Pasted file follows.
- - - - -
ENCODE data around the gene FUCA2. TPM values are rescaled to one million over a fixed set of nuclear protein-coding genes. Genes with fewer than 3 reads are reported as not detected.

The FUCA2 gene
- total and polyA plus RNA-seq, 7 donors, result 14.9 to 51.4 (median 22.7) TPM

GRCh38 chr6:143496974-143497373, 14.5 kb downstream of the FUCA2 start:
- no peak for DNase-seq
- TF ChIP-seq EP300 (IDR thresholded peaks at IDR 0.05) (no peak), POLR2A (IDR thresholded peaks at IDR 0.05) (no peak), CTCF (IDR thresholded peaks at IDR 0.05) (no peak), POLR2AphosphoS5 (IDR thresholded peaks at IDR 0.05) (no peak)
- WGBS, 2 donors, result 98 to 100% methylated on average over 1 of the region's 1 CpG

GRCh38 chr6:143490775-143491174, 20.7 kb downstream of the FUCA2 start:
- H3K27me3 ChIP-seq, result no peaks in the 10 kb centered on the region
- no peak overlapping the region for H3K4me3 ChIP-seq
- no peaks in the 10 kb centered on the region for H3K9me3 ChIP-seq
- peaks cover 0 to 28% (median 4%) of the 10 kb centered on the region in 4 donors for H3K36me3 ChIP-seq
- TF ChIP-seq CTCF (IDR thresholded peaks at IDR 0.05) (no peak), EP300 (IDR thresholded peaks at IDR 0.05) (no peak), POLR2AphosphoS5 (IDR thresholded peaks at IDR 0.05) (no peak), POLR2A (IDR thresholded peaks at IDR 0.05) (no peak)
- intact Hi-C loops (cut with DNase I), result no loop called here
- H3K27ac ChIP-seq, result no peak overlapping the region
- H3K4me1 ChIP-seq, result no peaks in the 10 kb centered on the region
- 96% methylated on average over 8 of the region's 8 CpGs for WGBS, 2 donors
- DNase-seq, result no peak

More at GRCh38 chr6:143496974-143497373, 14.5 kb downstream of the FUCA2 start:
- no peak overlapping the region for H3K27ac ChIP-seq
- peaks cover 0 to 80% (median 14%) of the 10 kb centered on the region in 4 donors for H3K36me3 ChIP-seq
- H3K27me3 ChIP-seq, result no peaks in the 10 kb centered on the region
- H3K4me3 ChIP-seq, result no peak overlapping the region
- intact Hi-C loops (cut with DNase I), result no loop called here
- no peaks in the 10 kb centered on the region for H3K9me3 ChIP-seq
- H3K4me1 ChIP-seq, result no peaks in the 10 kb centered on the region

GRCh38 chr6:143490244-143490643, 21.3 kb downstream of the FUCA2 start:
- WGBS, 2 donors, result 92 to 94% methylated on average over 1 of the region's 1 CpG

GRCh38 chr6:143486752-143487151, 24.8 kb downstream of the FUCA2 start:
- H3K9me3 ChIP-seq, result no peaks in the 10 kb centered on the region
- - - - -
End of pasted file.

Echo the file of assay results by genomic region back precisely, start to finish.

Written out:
ENCODE data around the gene FUCA2. TPM values are rescaled to one million over a fixed set of nuclear protein-coding genes. Genes with fewer than 3 reads are reported as not detected.

The FUCA2 gene
- total and polyA plus RNA-seq, 7 donors, result 14.9 to 51.4 (median 22.7) TPM

GRCh38 chr6:143496974-143497373, 14.5 kb downstream of the FUCA2 start:
- no peak for DNase-seq
- TF ChIP-seq EP300 (IDR thresholded peaks at IDR 0.05) (no peak), POLR2A (IDR thresholded peaks at IDR 0.05) (no peak), CTCF (IDR thresholded peaks at IDR 0.05) (no peak), POLR2AphosphoS5 (IDR thresholded peaks at IDR 0.05) (no peak)
- WGBS, 2 donors, result 98 to 100% methylated on average over 1 of the region's 1 CpG

GRCh38 chr6:143490775-143491174, 20.7 kb downstream of the FUCA2 start:
- H3K27me3 ChIP-seq, result no peaks in the 10 kb centered on the region
- no peak overlapping the region for H3K4me3 ChIP-seq
- no peaks in the 10 kb centered on the region for H3K9me3 ChIP-seq
- peaks cover 0 to 28% (median 4%) of the 10 kb centered on the region in 4 donors for H3K36me3 ChIP-seq
- TF ChIP-seq CTCF (IDR thresholded peaks at IDR 0.05) (no peak), EP300 (IDR thresholded peaks at IDR 0.05) (no peak), POLR2AphosphoS5 (IDR thresholded peaks at IDR 0.05) (no peak), POLR2A (IDR thresholded peaks at IDR 0.05) (no peak)
- intact Hi-C loops (cut with DNase I), result no loop called here
- H3K27ac ChIP-seq, result no peak overlapping the region
- H3K4me1 ChIP-seq, result no peaks in the 10 kb centered on the region
- 96% methylated on average over 8 of the region's 8 CpGs for WGBS, 2 donors
- DNase-seq, result no peak

More at GRCh38 chr6:143496974-143497373, 14.5 kb downstream of the FUCA2 start:
- no peak overlapping the region for H3K27ac ChIP-seq
- peaks cover 0 to 80% (median 14%) of the 10 kb centered on the region in 4 donors for H3K36me3 ChIP-seq
- H3K27me3 ChIP-seq, result no peaks in the 10 kb centered on the region
- H3K4me3 ChIP-seq, result no peak overlapping the region
- intact Hi-C loops (cut with DNase I), result no loop called here
- no peaks in the 10 kb centered on the region for H3K9me3 ChIP-seq
- H3K4me1 ChIP-seq, result no peaks in the 10 kb centered on the region

GRCh38 chr6:143490244-143490643, 21.3 kb downstream of the FUCA2 start:
- WGBS, 2 donors, result 92 to 94% methylated on average over 1 of the region's 1 CpG

GRCh38 chr6:143486752-143487151, 24.8 kb downstream of the FUCA2 start:
- H3K9me3 ChIP-seq, result no peaks in the 10 kb centered on the region